Monday, April 2, 2012

Standing on the Shoulders--Writing as Gift

Something in the chapter of Bird by Bird by Anne Lamott called "Giving" reawakened the reason I became a writer. Allow me to review, as briefly as possible, the legacy we join when we put pen to paper.

I returned to college full-time when I had a husband (Mr. Wonderful) and two school-aged children. I enrolled as an English Literature major and Education minor. The experience revealed a bull-dog tenacity I hadn't known I possessed that served me well. Tenacity is exactly what it took to dig into the literature of the Enlightenment, and Literary Criticism, and The History of the English Language.

During my final semester, I was required to take senior seminar, a tight group of twelve literary disciples who sat at the feet of the English Department's high priest, Dr. Crowell. Very intimidating. Fortunately, the topic was Women in Literature. Eureka! Something I could get my teeth into.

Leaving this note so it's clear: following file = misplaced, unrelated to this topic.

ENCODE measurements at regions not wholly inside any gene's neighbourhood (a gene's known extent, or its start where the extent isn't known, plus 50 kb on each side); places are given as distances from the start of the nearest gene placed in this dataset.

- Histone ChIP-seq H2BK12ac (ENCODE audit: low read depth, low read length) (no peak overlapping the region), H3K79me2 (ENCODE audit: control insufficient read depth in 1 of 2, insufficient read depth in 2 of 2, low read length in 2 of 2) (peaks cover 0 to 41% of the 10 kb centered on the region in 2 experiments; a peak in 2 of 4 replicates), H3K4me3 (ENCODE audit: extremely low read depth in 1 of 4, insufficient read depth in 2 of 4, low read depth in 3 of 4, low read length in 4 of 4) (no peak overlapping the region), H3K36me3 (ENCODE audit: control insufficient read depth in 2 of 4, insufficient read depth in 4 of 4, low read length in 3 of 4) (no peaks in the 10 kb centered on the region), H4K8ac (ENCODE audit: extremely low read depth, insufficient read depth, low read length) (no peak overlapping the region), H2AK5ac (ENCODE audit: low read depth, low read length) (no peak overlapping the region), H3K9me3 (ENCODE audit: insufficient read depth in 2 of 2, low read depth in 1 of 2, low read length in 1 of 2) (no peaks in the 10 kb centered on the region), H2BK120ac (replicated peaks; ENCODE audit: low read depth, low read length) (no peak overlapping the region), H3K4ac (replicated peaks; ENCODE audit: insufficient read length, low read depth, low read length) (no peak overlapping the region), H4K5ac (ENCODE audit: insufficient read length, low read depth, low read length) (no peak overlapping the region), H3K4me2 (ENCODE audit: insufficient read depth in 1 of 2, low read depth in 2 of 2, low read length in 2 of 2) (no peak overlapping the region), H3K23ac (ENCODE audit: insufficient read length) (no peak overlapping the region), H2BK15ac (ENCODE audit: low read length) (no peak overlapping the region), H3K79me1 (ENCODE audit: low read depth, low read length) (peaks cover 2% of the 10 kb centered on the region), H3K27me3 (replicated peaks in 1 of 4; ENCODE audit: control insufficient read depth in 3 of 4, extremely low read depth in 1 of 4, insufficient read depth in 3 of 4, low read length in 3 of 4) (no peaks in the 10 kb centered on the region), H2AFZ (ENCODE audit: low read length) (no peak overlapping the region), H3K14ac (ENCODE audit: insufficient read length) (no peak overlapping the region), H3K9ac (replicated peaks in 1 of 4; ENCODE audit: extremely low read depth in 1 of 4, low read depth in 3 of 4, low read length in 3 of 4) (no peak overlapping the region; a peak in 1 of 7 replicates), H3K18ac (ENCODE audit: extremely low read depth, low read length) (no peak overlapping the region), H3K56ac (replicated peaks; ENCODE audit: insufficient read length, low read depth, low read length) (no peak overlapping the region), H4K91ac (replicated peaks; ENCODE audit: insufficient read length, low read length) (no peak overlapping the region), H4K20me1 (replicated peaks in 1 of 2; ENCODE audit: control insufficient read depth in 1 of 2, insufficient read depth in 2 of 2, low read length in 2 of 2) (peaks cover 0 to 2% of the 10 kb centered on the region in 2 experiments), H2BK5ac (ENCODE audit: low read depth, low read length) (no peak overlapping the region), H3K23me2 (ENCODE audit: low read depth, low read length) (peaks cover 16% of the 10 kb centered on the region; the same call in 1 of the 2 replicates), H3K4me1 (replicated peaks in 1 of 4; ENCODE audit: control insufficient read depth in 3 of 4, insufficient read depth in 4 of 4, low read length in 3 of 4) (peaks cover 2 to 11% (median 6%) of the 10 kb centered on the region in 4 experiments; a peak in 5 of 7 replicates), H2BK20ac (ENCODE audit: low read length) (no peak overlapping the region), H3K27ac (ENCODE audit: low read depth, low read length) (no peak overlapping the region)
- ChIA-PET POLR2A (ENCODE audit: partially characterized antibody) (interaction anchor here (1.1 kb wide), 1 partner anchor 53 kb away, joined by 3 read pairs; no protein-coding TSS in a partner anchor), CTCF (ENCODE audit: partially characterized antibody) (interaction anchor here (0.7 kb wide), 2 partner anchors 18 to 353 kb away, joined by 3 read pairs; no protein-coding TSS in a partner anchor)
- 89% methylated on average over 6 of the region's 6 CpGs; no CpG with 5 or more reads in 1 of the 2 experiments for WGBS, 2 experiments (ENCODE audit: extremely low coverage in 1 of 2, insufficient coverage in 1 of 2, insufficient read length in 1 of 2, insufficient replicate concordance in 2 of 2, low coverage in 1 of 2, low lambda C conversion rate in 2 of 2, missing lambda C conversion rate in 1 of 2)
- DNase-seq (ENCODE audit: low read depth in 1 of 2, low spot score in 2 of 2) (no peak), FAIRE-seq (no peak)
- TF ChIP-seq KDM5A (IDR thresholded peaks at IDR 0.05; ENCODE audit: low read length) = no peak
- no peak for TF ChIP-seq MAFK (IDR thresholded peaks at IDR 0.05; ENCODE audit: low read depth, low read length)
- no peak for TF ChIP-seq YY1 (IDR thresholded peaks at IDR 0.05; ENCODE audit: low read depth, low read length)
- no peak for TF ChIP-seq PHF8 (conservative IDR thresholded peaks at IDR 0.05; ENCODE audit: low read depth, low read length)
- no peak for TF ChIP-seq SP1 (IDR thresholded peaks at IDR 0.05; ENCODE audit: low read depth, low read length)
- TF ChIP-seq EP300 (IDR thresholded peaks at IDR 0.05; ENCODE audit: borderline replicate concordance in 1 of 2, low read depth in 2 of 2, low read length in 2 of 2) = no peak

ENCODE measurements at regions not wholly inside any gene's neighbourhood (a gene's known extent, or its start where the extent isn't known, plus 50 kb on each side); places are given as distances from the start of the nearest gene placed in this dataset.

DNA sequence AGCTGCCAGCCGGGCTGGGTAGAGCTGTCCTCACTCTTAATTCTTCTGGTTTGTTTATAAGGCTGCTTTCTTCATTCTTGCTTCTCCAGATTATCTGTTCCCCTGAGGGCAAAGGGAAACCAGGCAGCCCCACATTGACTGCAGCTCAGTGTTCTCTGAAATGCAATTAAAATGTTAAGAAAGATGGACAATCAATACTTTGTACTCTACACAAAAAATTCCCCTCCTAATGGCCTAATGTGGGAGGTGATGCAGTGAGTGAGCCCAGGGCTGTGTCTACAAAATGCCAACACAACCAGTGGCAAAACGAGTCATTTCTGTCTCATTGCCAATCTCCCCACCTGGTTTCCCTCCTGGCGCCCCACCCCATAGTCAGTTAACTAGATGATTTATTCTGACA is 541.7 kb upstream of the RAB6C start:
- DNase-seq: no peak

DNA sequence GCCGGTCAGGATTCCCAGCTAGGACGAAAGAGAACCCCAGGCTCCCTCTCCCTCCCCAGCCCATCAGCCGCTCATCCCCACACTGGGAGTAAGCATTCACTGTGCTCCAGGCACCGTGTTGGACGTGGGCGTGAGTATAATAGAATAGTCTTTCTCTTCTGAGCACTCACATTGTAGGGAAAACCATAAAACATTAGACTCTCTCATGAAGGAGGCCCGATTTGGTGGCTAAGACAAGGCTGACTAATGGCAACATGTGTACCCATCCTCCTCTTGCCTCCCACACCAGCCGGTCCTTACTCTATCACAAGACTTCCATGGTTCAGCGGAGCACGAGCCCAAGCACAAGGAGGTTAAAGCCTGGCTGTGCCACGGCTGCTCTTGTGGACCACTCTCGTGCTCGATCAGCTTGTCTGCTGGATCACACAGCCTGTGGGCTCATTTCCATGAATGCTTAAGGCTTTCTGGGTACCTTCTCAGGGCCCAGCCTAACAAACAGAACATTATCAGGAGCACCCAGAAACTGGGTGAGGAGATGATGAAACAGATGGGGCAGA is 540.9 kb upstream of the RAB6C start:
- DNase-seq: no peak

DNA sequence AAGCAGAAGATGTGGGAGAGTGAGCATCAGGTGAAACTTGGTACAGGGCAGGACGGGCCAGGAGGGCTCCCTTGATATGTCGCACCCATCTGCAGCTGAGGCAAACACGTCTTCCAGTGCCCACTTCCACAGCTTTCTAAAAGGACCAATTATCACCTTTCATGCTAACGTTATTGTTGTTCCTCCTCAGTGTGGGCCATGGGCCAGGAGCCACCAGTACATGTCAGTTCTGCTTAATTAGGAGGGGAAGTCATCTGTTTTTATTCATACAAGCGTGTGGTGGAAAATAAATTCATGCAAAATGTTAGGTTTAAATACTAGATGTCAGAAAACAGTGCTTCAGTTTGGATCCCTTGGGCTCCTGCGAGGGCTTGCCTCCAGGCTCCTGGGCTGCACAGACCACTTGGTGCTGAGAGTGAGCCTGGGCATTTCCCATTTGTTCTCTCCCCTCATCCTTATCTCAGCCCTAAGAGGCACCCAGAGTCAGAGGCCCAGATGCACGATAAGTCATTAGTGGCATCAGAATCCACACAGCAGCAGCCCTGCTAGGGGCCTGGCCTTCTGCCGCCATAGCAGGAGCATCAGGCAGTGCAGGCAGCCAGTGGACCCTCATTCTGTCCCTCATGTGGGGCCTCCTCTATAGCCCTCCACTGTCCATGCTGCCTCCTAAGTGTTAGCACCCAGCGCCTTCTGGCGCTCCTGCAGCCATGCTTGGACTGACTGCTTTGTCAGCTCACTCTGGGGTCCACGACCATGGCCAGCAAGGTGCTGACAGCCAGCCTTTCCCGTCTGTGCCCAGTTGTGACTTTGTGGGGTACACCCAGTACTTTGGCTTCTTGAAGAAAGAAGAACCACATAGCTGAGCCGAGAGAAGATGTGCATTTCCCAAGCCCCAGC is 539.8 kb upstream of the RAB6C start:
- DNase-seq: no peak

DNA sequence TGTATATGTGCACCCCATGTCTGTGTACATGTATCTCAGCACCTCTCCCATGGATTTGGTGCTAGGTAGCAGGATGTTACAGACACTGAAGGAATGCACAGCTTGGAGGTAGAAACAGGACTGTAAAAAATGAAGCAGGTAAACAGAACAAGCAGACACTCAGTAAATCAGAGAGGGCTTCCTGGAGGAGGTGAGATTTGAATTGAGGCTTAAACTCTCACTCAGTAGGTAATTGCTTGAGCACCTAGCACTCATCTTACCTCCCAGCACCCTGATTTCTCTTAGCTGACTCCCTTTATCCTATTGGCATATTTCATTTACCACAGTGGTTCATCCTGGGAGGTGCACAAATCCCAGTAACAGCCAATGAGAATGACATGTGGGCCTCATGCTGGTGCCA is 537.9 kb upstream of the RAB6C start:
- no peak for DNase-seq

We started, of course, at the beginning of recorded female writings in the Middle Ages, the likes of Julian of Norwich and later Queen Elizabeth. Women's creativity was still quite suspect, unless you were the queen, and attributed to witchcraft and sorcery. You can see how discouraging that would be. Julian wrote of her visions--some I find very inspirational--and Elizabeth focused on the political and the rhetorical. In short, writing as an expression of the female experience was limited to topics of religion, and if you were the queen, you admitted to being a "weak and feeble woman" with the heart and stomach of a king. Even the queen had to hedge a bit.